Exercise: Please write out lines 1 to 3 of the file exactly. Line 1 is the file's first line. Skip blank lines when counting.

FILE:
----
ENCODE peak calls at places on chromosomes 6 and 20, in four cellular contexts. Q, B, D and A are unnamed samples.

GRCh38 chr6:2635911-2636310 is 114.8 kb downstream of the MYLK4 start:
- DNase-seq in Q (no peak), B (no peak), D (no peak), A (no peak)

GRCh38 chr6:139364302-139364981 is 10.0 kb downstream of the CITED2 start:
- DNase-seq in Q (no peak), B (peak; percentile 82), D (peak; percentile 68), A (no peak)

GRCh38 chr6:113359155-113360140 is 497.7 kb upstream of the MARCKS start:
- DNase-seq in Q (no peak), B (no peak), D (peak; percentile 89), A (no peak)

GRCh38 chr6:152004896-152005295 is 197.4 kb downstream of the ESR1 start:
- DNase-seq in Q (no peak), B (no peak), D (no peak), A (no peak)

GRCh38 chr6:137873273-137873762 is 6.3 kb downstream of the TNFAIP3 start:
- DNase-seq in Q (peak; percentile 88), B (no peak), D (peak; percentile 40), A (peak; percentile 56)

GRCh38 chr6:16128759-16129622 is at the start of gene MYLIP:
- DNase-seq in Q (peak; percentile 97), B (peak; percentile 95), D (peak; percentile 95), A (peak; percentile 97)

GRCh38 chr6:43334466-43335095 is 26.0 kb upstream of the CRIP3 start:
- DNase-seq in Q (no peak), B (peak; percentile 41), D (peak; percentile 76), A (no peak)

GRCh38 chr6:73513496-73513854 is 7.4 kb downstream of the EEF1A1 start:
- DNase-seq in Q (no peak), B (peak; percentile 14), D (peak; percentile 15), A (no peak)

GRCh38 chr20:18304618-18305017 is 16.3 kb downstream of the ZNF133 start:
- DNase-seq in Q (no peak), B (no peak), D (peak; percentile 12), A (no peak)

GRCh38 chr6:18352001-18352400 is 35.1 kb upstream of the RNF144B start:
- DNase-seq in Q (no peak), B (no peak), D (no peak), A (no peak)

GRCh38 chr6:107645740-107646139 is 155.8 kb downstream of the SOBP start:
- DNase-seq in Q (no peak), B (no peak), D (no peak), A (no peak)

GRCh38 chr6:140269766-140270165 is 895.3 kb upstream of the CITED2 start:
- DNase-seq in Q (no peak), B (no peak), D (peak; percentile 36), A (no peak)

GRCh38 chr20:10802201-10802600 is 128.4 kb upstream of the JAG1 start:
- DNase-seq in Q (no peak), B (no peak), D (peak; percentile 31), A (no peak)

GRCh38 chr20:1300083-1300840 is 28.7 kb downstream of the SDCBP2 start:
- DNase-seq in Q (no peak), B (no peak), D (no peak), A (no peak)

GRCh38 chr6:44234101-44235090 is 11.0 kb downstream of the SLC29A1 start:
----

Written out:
ENCODE peak calls at places on chromosomes 6 and 20, in four cellular contexts. Q, B, D and A are unnamed samples.

GRCh38 chr6:2635911-2636310 is 114.8 kb downstream of the MYLK4 start:
- DNase-seq in Q (no peak), B (no peak), D (no peak), A (no peak)